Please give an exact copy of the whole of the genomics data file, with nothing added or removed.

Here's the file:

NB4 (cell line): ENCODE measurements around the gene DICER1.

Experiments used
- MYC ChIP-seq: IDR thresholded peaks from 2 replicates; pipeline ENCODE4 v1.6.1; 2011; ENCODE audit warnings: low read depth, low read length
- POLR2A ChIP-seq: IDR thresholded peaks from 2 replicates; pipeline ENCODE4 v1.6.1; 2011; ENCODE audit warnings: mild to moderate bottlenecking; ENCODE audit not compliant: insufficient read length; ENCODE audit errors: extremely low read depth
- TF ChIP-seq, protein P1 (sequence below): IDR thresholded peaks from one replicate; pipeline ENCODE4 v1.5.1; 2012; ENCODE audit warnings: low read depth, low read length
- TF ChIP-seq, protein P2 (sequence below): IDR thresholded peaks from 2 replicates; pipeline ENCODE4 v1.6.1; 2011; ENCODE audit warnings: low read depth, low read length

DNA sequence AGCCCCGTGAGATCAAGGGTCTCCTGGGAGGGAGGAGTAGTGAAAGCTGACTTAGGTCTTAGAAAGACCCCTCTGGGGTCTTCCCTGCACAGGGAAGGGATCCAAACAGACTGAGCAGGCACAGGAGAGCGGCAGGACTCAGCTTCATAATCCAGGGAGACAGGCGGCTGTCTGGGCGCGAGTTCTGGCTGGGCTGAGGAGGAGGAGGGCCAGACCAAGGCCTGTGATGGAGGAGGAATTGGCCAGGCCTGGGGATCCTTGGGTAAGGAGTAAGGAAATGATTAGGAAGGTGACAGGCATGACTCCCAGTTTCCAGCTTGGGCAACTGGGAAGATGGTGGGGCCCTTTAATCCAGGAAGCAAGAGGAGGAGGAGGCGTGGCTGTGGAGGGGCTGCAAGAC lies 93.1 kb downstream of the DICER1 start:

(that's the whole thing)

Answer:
NB4 (cell line): ENCODE measurements around the gene DICER1.

Experiments used
- MYC ChIP-seq: IDR thresholded peaks from 2 replicates; pipeline ENCODE4 v1.6.1; 2011; ENCODE audit warnings: low read depth, low read length
- POLR2A ChIP-seq: IDR thresholded peaks from 2 replicates; pipeline ENCODE4 v1.6.1; 2011; ENCODE audit warnings: mild to moderate bottlenecking; ENCODE audit not compliant: insufficient read length; ENCODE audit errors: extremely low read depth
- TF ChIP-seq, protein P1 (sequence below): IDR thresholded peaks from one replicate; pipeline ENCODE4 v1.5.1; 2012; ENCODE audit warnings: low read depth, low read length
- TF ChIP-seq, protein P2 (sequence below): IDR thresholded peaks from 2 replicates; pipeline ENCODE4 v1.6.1; 2011; ENCODE audit warnings: low read depth, low read length

DNA sequence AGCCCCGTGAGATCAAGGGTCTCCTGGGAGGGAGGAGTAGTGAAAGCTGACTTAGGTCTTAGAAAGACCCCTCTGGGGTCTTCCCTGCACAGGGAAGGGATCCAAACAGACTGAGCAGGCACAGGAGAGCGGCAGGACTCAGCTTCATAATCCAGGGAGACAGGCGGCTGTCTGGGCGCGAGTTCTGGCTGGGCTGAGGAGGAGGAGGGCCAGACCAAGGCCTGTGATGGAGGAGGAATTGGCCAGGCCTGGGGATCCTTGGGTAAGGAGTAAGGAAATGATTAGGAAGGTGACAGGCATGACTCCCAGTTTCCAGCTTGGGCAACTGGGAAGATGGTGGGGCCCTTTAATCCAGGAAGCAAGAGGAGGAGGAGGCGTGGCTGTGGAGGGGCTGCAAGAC lies 93.1 kb downstream of the DICER1 start: